by Tyler Durden
Over the past few months (not to mention last 7 years), the topic of America’s “missing inflation” has gained major prominence, because while supposedly every other aspect of the economy is humming along (which really just means that record numbers of waiters, bartenders and temp workers are hired and collect minimum wage salaries), CPI remains so low it (together with China to a lesser extent) was used as justification by the Fed to not hike rates for 55th consecutive FOMC meeting, even though 75% of polled economists said, after 9 years of ZIRP, Fed lift off would take place last week.
One problem with the Fed’s measures of inflation, as we have documented in the past, is that they are wrong, if not with malicious intent, then purely due to definitional purposes. Recall our July comparison between CPI and PCE and our warning that “With The Spread Between CPI And PCE Blowing Out The Most Since 2009, Is The Fed Making A Big Mistake” in which we warned that “with a rate hike, as small as [25 bps] the Fed can and will almost certainly start a chain of events that results in the “ghost of 1937″ waking up. We don’t know if, like during the first Great Depression, it leads to a 50% plunge in stocks, but for those long risk here, it hardly makes sense to stick around and find out.”
The Fed did not hike.
But a bigger problem for the the Fed’s measures of how the overall economy is doing (and/or overheating) is that the Fed telling the vast majority of Americans that inflation is negligible, leads to riotous laughter.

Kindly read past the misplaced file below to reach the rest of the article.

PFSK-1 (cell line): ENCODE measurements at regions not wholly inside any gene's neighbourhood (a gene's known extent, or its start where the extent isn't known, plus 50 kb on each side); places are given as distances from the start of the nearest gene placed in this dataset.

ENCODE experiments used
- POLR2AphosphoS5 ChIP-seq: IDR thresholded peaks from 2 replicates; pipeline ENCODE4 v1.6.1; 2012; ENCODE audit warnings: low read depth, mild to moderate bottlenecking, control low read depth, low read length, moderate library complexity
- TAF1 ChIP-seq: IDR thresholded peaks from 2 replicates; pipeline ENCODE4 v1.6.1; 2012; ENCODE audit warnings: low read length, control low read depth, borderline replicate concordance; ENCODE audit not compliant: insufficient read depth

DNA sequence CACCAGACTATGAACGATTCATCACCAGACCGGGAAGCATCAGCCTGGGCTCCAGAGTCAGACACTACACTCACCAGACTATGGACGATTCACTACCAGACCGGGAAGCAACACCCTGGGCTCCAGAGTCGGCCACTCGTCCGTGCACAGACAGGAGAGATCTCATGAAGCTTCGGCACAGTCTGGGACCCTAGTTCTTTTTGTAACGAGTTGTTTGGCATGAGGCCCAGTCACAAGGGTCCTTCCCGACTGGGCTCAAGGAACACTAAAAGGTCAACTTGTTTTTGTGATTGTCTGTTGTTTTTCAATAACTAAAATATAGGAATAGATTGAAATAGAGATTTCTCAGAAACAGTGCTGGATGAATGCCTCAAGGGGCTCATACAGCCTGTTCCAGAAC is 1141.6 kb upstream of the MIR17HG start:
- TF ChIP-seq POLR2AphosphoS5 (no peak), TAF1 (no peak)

The reason for this is a simple, if dramatic, one: the U.S. transformation from a homeownership society, to one of renters.
We hinted at the key features of this unprecedented conversion in June, when we wrote the following:
… by now everyone knows that the artificially suppressed, “hedonically-modified” and seasonally-adjusted inflationary readings is what has permitted the Fed to not only grow its balance sheet to $4.5 trillion but to keep rates at 0% for 8 years. Because “how will the economy recover if there is no broad inflation”, the Keynesian brains in the ivory tower scream, demanding more, more, more easing just to push inflation higher.
There is only one problem with this: it is all a lie – just ask any average American whose cost of living has soared in the past decade.
Still, with reality diverging so massively from the government’s official data, reality just had to be wrong somehow.
Turns out reality was right all along, as revealed by the latest “State of the Nation’s Housing” report released by the Center for Housing Studies at Harvard, which showed that while inflation among most products and services may indeed be roughly as the Fed and BLS represent it, when it comes to rent – that most fundamental of staple costs – things have never been worse.
According to the report, for American renters 2013 marked another year with a record-high number of cost burdened households – those paying more than 30 percent of income for housing. In the United States, 20.7 million renter households (49.0 percent) were cost burdened in 2013.
It gets worse: a whopping 11.2 million, or more than a quarter of all renter households, had “severe cost burdens, paying more than half of income for housing.” The median US renter household earned $32,700 in 2013 and spent $900 per month on housing costs. Renter housing costs are gross rents, which include contract rents and utilities.